There is also interest in whether there are any biomarkers indicating use of tyrosine kinase inhibitors (TKIs) instead of chemotherapy. One study looking at the VeriStrat prognostic score showed that patients in the poor prognostic group performed worse with erlotinib and afatinib compared with the good prognostic group, indicating that maybe these patients should not receive TKI inhibitors.12
VEGF may also have a role in resistance to immunotherapy drugs. The phase III REVEL study compared second-line docetaxel with or without ramucirumab. About 25% of participants had SCC histology. There was a modest benefit for PFS and OS for ramucirumab.13 In a subgroup analysis, there was an improved benefit seen in patients with adenocarcinoma histology compared with SCC histology.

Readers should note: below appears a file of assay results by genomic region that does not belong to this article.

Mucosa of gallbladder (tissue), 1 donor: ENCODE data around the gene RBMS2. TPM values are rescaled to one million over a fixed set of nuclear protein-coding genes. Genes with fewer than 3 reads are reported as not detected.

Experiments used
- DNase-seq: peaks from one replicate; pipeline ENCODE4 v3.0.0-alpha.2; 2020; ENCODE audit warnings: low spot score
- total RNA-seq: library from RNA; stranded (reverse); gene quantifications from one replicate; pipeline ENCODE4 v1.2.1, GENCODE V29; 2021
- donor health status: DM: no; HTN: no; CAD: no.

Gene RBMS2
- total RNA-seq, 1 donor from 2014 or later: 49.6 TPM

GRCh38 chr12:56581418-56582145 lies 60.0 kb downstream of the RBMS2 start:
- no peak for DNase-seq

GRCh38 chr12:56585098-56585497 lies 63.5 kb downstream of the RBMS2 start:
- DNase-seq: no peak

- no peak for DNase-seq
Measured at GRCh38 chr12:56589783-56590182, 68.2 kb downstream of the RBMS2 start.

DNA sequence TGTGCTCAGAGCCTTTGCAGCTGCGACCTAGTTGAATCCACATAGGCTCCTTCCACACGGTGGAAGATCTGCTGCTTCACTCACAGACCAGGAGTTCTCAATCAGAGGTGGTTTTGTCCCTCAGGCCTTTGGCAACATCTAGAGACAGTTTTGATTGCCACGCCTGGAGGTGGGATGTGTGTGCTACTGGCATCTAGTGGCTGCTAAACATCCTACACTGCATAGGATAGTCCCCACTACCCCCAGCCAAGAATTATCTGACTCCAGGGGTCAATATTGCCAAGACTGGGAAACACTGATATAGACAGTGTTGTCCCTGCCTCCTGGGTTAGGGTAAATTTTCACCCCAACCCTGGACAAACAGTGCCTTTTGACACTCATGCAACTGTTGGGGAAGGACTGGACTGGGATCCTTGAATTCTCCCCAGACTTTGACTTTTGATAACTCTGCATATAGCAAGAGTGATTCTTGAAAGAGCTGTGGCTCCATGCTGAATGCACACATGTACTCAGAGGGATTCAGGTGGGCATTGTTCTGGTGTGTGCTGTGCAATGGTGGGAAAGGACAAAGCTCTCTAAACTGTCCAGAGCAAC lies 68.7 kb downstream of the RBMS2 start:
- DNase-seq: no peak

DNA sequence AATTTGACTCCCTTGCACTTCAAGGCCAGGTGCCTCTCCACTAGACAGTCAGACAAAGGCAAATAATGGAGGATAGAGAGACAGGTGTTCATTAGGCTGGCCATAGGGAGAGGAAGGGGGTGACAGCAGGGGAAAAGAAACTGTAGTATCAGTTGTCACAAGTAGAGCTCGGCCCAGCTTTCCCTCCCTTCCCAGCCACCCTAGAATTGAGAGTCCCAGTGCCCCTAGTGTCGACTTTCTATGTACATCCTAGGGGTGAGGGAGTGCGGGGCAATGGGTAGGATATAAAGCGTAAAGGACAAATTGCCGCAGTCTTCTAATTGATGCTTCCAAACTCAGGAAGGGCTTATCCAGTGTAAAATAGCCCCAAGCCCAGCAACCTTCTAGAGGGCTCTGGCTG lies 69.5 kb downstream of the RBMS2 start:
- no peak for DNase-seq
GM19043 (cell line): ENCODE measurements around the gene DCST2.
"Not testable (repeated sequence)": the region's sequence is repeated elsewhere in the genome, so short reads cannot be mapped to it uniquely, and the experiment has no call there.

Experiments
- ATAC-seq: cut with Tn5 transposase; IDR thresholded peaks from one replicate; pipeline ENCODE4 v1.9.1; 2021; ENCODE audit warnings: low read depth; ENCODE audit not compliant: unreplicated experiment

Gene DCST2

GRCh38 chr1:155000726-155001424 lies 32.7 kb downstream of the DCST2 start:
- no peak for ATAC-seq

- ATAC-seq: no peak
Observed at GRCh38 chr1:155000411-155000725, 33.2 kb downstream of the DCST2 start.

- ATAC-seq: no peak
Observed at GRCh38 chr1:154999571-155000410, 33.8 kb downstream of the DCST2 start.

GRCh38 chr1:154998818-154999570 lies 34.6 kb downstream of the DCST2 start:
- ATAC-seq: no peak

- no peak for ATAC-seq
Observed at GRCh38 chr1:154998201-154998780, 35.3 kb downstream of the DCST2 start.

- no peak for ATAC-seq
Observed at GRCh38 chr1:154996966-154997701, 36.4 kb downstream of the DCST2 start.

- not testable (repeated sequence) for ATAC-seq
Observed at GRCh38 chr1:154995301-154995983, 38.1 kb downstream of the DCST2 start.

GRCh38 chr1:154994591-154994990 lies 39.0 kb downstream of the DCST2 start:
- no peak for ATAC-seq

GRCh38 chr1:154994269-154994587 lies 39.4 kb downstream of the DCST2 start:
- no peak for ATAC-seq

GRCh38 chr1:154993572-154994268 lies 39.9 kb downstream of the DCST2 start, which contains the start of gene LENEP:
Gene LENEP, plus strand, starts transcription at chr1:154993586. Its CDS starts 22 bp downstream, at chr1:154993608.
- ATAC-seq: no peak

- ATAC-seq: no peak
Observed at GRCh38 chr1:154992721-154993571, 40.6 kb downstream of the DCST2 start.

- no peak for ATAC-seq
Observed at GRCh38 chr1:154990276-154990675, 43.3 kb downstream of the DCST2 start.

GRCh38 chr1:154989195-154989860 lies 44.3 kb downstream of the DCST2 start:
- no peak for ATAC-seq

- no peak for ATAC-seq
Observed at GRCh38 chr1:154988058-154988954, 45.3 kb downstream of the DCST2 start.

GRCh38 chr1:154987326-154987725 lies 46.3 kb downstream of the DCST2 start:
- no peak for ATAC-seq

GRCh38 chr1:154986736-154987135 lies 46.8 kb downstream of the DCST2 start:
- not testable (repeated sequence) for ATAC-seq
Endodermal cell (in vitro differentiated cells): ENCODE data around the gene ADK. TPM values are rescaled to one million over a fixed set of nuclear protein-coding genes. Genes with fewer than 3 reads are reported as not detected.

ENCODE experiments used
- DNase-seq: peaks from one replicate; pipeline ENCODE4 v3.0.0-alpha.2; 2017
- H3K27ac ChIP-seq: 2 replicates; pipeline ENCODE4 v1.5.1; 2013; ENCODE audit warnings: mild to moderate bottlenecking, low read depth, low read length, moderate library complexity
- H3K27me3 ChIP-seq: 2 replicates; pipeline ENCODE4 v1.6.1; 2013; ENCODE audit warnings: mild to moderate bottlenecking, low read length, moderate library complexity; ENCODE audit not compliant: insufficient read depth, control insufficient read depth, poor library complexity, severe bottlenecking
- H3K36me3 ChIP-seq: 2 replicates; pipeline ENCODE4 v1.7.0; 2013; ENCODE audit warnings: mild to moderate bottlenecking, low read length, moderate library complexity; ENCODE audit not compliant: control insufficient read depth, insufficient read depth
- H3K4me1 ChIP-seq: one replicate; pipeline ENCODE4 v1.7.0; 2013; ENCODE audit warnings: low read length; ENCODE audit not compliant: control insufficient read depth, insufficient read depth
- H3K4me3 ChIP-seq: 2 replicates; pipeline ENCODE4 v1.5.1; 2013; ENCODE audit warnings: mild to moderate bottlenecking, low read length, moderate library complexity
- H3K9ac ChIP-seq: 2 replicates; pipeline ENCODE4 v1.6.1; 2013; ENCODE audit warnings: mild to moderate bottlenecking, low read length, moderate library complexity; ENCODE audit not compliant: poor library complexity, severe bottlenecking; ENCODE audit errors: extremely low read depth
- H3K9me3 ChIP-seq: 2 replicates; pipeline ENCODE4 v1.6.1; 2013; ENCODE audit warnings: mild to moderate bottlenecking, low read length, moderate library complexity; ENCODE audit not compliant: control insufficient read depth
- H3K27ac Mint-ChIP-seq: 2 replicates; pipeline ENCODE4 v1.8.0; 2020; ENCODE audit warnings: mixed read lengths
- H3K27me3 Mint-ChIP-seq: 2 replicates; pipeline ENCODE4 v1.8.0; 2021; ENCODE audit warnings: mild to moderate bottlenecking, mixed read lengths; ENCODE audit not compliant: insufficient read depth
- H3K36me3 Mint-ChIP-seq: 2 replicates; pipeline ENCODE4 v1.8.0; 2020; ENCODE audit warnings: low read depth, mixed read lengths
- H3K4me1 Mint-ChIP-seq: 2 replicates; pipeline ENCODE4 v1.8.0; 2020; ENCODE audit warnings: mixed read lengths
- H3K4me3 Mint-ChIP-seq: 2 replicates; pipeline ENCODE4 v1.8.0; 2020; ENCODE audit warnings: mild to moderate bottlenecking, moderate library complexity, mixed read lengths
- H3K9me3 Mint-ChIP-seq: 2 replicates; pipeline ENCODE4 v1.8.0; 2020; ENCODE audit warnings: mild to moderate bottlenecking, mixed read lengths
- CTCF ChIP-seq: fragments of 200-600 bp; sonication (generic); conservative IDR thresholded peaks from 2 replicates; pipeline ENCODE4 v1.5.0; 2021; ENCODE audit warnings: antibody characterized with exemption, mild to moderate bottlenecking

However, there is new light on the horizon, Dr. Martin said, with ongoing trials looking at targeting IL1-beta and FGFR1.
For now though, treatment after chemoimmunotherapy represents an unmet need in patients with SCC.
The final presenter was Charu Aggarwal, MD, MPH, of the University of Pennsylvania, Pennsylvania, United States, who gave an update on systemic therapy after chemoimmunotherapy in SCLC.
“Over the last 30 years we have made tremendous progress in application of novel therapies in SCLC,” Dr. Aggarwal said. “Instead of triplet chemotherapies we are able to successfully integrate immunotherapy along with chemotherapy in front-line management.”